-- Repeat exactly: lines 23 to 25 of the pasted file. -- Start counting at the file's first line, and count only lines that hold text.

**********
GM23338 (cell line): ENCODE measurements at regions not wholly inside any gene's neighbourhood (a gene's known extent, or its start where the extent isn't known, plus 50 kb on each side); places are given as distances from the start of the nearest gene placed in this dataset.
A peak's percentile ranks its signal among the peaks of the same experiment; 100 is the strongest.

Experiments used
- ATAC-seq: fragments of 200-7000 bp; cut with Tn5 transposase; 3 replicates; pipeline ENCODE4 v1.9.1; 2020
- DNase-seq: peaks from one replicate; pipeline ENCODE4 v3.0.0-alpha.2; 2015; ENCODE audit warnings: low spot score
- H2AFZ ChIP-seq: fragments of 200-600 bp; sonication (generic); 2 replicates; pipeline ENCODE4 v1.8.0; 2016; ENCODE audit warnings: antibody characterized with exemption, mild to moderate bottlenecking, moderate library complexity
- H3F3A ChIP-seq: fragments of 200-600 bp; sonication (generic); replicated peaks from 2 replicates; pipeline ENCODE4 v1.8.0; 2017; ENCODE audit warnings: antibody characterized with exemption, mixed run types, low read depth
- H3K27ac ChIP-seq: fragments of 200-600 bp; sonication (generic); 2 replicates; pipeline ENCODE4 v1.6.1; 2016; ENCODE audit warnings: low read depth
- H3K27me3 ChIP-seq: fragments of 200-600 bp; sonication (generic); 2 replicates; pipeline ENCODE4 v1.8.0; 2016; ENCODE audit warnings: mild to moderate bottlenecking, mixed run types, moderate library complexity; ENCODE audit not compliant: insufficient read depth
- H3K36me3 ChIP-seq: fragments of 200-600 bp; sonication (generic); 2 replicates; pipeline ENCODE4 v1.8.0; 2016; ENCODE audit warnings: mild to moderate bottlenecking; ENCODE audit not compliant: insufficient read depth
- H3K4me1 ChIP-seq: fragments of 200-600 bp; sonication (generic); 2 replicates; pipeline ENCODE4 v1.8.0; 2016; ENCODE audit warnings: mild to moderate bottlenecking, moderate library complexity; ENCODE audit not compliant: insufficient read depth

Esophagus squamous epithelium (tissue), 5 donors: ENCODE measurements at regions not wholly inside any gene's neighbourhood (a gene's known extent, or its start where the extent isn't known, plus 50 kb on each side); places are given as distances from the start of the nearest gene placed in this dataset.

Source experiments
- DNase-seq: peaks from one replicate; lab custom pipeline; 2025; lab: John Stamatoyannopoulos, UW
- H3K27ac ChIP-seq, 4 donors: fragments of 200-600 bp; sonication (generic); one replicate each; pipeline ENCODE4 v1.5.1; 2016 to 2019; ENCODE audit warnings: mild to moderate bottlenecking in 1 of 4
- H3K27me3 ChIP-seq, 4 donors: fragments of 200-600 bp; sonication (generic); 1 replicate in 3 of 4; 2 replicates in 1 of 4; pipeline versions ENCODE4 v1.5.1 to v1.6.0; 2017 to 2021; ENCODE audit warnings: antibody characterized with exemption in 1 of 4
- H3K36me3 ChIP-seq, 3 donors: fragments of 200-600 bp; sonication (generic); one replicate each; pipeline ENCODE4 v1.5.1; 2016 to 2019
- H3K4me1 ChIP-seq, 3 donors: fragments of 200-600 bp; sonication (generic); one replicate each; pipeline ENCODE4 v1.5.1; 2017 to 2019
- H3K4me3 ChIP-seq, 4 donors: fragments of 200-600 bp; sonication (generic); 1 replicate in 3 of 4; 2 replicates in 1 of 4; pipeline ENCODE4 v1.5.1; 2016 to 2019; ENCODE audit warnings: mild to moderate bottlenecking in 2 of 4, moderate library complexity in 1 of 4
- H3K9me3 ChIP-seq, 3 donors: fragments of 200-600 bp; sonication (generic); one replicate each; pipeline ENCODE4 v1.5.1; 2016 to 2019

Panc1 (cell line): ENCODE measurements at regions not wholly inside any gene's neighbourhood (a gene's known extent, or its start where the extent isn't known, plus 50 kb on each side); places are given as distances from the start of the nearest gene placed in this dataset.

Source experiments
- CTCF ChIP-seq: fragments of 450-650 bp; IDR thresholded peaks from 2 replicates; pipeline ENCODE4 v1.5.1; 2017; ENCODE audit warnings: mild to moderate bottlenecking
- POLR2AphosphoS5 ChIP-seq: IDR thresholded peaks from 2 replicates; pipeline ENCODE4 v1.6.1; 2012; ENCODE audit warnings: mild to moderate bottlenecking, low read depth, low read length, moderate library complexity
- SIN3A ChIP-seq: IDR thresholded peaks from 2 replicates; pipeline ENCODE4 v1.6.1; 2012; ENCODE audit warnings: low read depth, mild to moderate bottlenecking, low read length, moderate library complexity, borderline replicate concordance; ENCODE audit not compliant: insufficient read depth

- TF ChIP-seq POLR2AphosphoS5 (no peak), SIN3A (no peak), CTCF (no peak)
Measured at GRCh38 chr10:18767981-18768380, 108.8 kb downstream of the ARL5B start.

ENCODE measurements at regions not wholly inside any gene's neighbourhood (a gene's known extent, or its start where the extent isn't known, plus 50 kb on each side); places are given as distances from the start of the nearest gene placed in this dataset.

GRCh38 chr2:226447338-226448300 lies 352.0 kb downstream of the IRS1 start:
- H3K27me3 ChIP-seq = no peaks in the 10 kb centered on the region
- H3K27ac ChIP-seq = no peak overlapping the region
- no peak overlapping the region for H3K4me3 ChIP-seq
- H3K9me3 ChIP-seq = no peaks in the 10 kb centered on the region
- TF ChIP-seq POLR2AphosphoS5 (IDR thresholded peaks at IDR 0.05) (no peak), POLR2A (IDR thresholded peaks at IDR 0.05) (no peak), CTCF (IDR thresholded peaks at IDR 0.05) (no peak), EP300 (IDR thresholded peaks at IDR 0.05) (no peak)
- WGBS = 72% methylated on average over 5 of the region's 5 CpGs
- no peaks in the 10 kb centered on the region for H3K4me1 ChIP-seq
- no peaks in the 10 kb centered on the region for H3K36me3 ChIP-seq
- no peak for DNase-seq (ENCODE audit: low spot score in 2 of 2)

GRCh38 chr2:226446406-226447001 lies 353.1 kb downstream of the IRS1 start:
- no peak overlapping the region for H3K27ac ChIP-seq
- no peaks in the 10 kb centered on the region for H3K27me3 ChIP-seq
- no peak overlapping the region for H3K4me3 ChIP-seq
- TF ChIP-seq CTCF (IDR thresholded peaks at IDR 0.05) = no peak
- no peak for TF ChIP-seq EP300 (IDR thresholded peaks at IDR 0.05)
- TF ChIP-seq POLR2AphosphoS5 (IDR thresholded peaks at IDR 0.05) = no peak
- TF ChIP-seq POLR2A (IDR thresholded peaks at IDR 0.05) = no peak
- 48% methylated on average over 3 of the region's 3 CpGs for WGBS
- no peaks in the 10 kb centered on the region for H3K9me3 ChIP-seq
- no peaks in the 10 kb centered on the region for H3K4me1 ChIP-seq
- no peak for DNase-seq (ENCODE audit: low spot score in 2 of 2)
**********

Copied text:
- CTCF ChIP-seq: fragments of 450-650 bp; IDR thresholded peaks from 2 replicates; pipeline ENCODE4 v1.5.1; 2017; ENCODE audit warnings: mild to moderate bottlenecking
- POLR2AphosphoS5 ChIP-seq: IDR thresholded peaks from 2 replicates; pipeline ENCODE4 v1.6.1; 2012; ENCODE audit warnings: mild to moderate bottlenecking, low read depth, low read length, moderate library complexity
- SIN3A ChIP-seq: IDR thresholded peaks from 2 replicates; pipeline ENCODE4 v1.6.1; 2012; ENCODE audit warnings: low read depth, mild to moderate bottlenecking, low read length, moderate library complexity, borderline replicate concordance; ENCODE audit not compliant: insufficient read depth